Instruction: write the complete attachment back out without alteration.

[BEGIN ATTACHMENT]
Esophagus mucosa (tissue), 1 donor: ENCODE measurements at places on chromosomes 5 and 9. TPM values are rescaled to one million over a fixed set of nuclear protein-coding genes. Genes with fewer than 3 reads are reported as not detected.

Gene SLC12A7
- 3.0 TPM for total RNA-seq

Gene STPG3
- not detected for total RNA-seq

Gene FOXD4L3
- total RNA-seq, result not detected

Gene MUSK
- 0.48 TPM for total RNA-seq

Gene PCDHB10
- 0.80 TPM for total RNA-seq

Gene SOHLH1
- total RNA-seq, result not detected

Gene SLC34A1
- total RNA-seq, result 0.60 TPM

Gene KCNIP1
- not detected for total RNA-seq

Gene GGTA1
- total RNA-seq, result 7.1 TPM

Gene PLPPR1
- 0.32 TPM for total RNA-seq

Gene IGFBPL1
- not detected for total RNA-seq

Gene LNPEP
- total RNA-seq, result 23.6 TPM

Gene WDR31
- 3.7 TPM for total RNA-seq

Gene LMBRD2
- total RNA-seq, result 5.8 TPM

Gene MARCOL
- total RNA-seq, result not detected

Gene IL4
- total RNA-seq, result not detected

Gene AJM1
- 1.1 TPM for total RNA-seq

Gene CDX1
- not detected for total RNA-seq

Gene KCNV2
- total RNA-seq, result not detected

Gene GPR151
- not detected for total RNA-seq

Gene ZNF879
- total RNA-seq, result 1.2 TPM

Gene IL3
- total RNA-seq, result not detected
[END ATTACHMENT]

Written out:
Esophagus mucosa (tissue), 1 donor: ENCODE measurements at places on chromosomes 5 and 9. TPM values are rescaled to one million over a fixed set of nuclear protein-coding genes. Genes with fewer than 3 reads are reported as not detected.

Gene SLC12A7
- 3.0 TPM for total RNA-seq

Gene STPG3
- not detected for total RNA-seq

Gene FOXD4L3
- total RNA-seq, result not detected

Gene MUSK
- 0.48 TPM for total RNA-seq

Gene PCDHB10
- 0.80 TPM for total RNA-seq

Gene SOHLH1
- total RNA-seq, result not detected

Gene SLC34A1
- total RNA-seq, result 0.60 TPM

Gene KCNIP1
- not detected for total RNA-seq

Gene GGTA1
- total RNA-seq, result 7.1 TPM

Gene PLPPR1
- 0.32 TPM for total RNA-seq

Gene IGFBPL1
- not detected for total RNA-seq

Gene LNPEP
- total RNA-seq, result 23.6 TPM

Gene WDR31
- 3.7 TPM for total RNA-seq

Gene LMBRD2
- total RNA-seq, result 5.8 TPM

Gene MARCOL
- total RNA-seq, result not detected

Gene IL4
- total RNA-seq, result not detected

Gene AJM1
- 1.1 TPM for total RNA-seq

Gene CDX1
- not detected for total RNA-seq

Gene KCNV2
- total RNA-seq, result not detected

Gene GPR151
- not detected for total RNA-seq

Gene ZNF879
- total RNA-seq, result 1.2 TPM

Gene IL3
- total RNA-seq, result not detected